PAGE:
Drawing the Wrong Line in the Sand


The New Yorker’s Elizabeth Kolbert recently published a comment entitled “Lines in the Sand,” arguing that President Obama should not approve the Keystone XL pipeline because of the climate impacts of using oil. Kolbert’s argument is flawed for multiple reasons including the fact that she fails to consider the actual climate impact and the reality that even if the oil is not shipped to the U.S., it will be used anyway—obviating any climate impact of not building the pipeline. The reality is that the oil sands oil will be used regardless of Kolbert’s purported desire to use less oil. The question is whether the United States will reap the benefits and jobs of refining the oil. 

The crux of Kolbert’s argument centers on the fact that refining oil from oil sands is requires more energy, and attendant carbon dioxide emissions, than conventional oil. But instead of actually looking at the projected impact on climate from carbon dioxide emissions related to oil sands, she makes this maximalist argument:

Were we to burn through all known fossil-fuel reserves, the results would be unimaginably bleak: major cities would be flooded out, a large portion of the world’s arable land would be transformed into deserts, and the oceans would be turned into liquid dead zones.

She later acknowledges rejecting the Keystone XL pipeline “would not solve the underlying problem” but that it “would put a brake on the process.”  To this point, the State Department’s most recent environmental impact assessment found that the United States’ decision on Keystone would not affect changes in climate either way. 

An even better question, and one that Kolbert failed to consider, is how much of a climate impact would not building the Keystone XL pipeline have? Recently climate researcher Paul C. Knappenberger testified before Congress on Keystone’s climate impact. Using a climate simulation technique developed by the EPA called MAGICC (the Model for the Assessment of Greenhouse-gas Induced Climate Change), he concludes that, if Keystone were to operate for a century, it would in the worst-case result in a rise of 1/100th of a degree Celsius[1]. Kolbert is arguing that the President should reject the Keystone XL pipeline because it would reduce global temperature by 0.01 degrees C. Furthermore, Kolbert’s estimates about oil sands’s carbon emissions are inaccurate. She asserts that tar sands emit 12-23% more carbon dioxide than conventional crude. An IHS CERA study, however, suggests that her numbers are inaccurate. It cites Department of Energy data that reveal the range to be between 5-15%[2].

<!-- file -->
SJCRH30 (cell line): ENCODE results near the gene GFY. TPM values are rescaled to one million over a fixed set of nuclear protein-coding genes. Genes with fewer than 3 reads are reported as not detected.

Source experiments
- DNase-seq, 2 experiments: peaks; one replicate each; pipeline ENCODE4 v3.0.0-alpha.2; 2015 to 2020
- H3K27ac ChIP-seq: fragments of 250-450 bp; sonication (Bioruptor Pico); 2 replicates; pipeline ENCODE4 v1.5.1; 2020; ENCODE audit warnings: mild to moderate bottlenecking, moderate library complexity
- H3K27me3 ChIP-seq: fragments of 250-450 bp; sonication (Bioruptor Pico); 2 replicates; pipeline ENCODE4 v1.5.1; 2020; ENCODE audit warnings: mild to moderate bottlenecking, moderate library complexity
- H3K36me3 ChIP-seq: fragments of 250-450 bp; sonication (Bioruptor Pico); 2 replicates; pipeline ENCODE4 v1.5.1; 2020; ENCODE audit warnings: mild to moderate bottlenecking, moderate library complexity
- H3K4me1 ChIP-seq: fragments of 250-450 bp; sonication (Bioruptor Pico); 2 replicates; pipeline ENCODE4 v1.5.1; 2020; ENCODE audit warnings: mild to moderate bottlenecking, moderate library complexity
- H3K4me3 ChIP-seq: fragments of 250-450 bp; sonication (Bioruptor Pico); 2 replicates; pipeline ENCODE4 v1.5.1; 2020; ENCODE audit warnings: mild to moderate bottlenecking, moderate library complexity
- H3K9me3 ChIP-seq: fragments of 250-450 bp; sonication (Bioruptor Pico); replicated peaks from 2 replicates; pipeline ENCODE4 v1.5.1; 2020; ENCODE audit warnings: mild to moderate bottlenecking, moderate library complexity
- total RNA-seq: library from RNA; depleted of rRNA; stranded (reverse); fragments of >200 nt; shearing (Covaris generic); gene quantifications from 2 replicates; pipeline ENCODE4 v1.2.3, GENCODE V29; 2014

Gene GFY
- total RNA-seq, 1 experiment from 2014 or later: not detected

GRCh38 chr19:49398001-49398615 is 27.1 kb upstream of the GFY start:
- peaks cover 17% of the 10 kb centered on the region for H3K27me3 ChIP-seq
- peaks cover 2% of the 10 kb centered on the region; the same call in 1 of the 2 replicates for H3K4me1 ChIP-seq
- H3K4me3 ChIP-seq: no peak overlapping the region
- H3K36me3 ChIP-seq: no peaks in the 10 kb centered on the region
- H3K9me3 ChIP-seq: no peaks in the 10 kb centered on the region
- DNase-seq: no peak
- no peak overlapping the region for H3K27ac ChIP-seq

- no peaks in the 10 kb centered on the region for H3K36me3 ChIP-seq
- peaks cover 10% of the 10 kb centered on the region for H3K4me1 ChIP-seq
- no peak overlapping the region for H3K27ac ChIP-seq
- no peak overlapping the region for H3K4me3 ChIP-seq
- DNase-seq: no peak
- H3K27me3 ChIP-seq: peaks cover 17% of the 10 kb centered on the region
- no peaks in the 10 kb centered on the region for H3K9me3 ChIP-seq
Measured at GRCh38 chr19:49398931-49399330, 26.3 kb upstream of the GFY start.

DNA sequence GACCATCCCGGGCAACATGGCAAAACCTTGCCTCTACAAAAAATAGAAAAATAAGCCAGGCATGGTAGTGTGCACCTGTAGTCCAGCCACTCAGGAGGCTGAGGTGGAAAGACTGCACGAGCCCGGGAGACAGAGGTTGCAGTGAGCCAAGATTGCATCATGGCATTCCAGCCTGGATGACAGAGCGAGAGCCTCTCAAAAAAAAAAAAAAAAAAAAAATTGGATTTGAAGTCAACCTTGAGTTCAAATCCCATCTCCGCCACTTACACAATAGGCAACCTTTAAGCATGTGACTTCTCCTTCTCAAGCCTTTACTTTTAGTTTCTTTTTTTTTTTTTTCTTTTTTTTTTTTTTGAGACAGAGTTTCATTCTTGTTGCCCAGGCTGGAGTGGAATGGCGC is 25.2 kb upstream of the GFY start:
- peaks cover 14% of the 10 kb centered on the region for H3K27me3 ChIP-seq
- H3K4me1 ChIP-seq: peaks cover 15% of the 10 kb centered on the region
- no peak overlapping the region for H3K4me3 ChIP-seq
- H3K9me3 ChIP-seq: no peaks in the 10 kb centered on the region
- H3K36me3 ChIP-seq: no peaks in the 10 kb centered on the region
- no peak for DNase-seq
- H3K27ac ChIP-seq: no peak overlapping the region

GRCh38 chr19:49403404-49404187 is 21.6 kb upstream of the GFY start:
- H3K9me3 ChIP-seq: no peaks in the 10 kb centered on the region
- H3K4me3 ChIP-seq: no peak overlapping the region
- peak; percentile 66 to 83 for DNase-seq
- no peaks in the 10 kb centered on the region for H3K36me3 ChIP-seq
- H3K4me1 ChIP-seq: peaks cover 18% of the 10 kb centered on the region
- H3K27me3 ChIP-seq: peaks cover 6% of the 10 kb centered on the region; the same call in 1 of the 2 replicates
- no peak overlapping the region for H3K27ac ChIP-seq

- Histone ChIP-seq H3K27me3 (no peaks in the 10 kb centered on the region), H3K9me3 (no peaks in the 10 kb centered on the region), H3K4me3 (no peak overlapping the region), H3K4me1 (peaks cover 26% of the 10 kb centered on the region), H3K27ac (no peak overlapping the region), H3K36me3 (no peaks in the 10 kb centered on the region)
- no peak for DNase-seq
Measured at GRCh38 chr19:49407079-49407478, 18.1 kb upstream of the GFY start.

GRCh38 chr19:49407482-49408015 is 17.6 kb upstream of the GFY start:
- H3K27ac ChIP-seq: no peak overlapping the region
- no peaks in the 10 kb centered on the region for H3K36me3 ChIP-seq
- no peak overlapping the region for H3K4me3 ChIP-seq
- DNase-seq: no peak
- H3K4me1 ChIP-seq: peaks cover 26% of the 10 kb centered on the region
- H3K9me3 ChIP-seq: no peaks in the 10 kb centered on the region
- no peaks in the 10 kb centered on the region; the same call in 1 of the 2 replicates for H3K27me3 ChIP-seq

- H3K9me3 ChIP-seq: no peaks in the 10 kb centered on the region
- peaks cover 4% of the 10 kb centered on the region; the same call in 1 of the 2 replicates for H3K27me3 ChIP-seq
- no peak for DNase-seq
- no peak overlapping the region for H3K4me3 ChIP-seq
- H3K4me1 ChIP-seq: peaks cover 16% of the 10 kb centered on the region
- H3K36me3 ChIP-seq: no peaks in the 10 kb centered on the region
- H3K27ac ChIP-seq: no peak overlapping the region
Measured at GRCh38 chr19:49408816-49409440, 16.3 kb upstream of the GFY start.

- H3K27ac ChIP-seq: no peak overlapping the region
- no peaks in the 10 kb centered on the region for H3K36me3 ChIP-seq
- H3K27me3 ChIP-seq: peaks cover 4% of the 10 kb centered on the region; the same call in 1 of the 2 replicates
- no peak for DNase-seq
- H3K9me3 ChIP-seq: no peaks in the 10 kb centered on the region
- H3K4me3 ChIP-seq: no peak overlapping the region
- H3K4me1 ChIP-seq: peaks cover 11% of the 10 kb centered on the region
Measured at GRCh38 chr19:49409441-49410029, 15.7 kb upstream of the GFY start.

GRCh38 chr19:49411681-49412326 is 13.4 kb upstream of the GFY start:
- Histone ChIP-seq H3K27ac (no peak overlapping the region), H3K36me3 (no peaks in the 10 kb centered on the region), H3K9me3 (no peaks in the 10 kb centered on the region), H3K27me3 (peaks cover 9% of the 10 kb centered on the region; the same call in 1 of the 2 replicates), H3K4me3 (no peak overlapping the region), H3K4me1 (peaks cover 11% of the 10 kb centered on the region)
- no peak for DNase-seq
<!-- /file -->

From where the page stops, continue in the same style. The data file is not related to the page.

The pipeline is inevitable – it is only a question of whether it runs through the United States or not. That fact alone mitigates much of the opposition to Keystone. Whether the U.S. approves the pipeline or not, worldwide demand for oil will ensure that it will be brought to market somewhere. Furthermore, oil sands already travel by rail. Should the administration reject Keystone, the oil sands will simply continue to travel by rail[3]. Therefore, rejecting Keystone and Canada’s oil sands has no positive effect on climate change; there is only the question of whether the United States will share in the economic benefits that will come from it.

Kolbert even alludes to this argument in her piece, but then does a poor job of answering it. Even she admits that Canadian Prime Minister Stephen Harper has suggested on numerous occasions that, should Washington fail to approve Keystone, Ottawa will instead route the pipeline through British Columbia and ship the oil to China. Kinder Morgan is already working on tripling the size of its Trans Mountain Pipeline to take oil sands oil from Alberta to the coast near Vancouver. Kolbert’s answer to this argument is that “if getting tar-sands oil to China were easy, the Canadians wouldn’t be applying so much pressure on the White House.”

The problem with her analysis is that it ignores the distinction between “easy” and “easier.” The Canadians obviously want to do what is easiest for them (ship the oil sands to their largest trading partner, the U.S.), but that doesn’t suggest that, if they fail to ship it to the U.S., they will wave the white flag and give up producing the billions of dollars worth of crude oil they possess. Canada will instead settle for the next best option, which would be transporting the through Western Canada and shipping it overseas to energy-hungry countries like China.  For environmental advocates like Ms. Kolbert, this is arguably a worse outcome for the environment, because many of these countries lack the pollution controls that the United States imposes on its refineries and associated industries. Additionally, the pipeline would avoid the need to transport the oil to the U.S. via truck or rail, both of which are expensive alternatives that have a much greater likelihood of the kind of accidents that pipeline opponents warn against.

Even if Kolbert’s environmental warnings are correct—and the U.S. Department of State’s assessments and EPA climate models suggest they are not—her opposition to the Keystone XL pipeline has no grounding in reason or logic.  In rejecting Keystone, the United States only stands to lose to the benefit of our economic competitors.

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